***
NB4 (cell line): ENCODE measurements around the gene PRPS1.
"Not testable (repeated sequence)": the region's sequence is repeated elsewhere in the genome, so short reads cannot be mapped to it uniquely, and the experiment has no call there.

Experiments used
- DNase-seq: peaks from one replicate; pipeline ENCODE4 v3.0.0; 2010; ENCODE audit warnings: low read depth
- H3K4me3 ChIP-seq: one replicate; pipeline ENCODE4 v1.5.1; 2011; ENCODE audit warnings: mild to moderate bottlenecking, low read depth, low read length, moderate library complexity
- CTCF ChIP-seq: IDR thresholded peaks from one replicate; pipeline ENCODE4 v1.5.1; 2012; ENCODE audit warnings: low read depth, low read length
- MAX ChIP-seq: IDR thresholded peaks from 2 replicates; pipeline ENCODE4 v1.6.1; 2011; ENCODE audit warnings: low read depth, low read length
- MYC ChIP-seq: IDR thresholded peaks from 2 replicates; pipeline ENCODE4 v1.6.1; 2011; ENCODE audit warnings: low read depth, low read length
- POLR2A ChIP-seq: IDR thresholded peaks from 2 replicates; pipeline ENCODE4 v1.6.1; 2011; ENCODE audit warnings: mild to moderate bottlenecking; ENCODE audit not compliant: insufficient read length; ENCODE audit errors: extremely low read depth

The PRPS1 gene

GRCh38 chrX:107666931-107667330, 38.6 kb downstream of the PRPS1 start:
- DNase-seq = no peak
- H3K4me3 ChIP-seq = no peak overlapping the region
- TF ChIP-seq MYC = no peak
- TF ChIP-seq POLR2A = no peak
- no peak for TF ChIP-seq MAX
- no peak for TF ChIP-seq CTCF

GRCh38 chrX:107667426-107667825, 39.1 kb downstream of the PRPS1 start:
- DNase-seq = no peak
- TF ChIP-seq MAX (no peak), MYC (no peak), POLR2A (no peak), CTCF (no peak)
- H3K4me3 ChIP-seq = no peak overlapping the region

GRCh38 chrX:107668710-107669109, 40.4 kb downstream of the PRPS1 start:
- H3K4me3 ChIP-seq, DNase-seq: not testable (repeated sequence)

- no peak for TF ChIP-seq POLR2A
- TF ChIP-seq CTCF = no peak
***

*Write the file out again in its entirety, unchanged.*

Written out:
NB4 (cell line): ENCODE measurements around the gene PRPS1.
"Not testable (repeated sequence)": the region's sequence is repeated elsewhere in the genome, so short reads cannot be mapped to it uniquely, and the experiment has no call there.

Experiments used
- DNase-seq: peaks from one replicate; pipeline ENCODE4 v3.0.0; 2010; ENCODE audit warnings: low read depth
- H3K4me3 ChIP-seq: one replicate; pipeline ENCODE4 v1.5.1; 2011; ENCODE audit warnings: mild to moderate bottlenecking, low read depth, low read length, moderate library complexity
- CTCF ChIP-seq: IDR thresholded peaks from one replicate; pipeline ENCODE4 v1.5.1; 2012; ENCODE audit warnings: low read depth, low read length
- MAX ChIP-seq: IDR thresholded peaks from 2 replicates; pipeline ENCODE4 v1.6.1; 2011; ENCODE audit warnings: low read depth, low read length
- MYC ChIP-seq: IDR thresholded peaks from 2 replicates; pipeline ENCODE4 v1.6.1; 2011; ENCODE audit warnings: low read depth, low read length
- POLR2A ChIP-seq: IDR thresholded peaks from 2 replicates; pipeline ENCODE4 v1.6.1; 2011; ENCODE audit warnings: mild to moderate bottlenecking; ENCODE audit not compliant: insufficient read length; ENCODE audit errors: extremely low read depth

The PRPS1 gene

GRCh38 chrX:107666931-107667330, 38.6 kb downstream of the PRPS1 start:
- DNase-seq = no peak
- H3K4me3 ChIP-seq = no peak overlapping the region
- TF ChIP-seq MYC = no peak
- TF ChIP-seq POLR2A = no peak
- no peak for TF ChIP-seq MAX
- no peak for TF ChIP-seq CTCF

GRCh38 chrX:107667426-107667825, 39.1 kb downstream of the PRPS1 start:
- DNase-seq = no peak
- TF ChIP-seq MAX (no peak), MYC (no peak), POLR2A (no peak), CTCF (no peak)
- H3K4me3 ChIP-seq = no peak overlapping the region

GRCh38 chrX:107668710-107669109, 40.4 kb downstream of the PRPS1 start:
- H3K4me3 ChIP-seq, DNase-seq: not testable (repeated sequence)

- no peak for TF ChIP-seq POLR2A
- TF ChIP-seq CTCF = no peak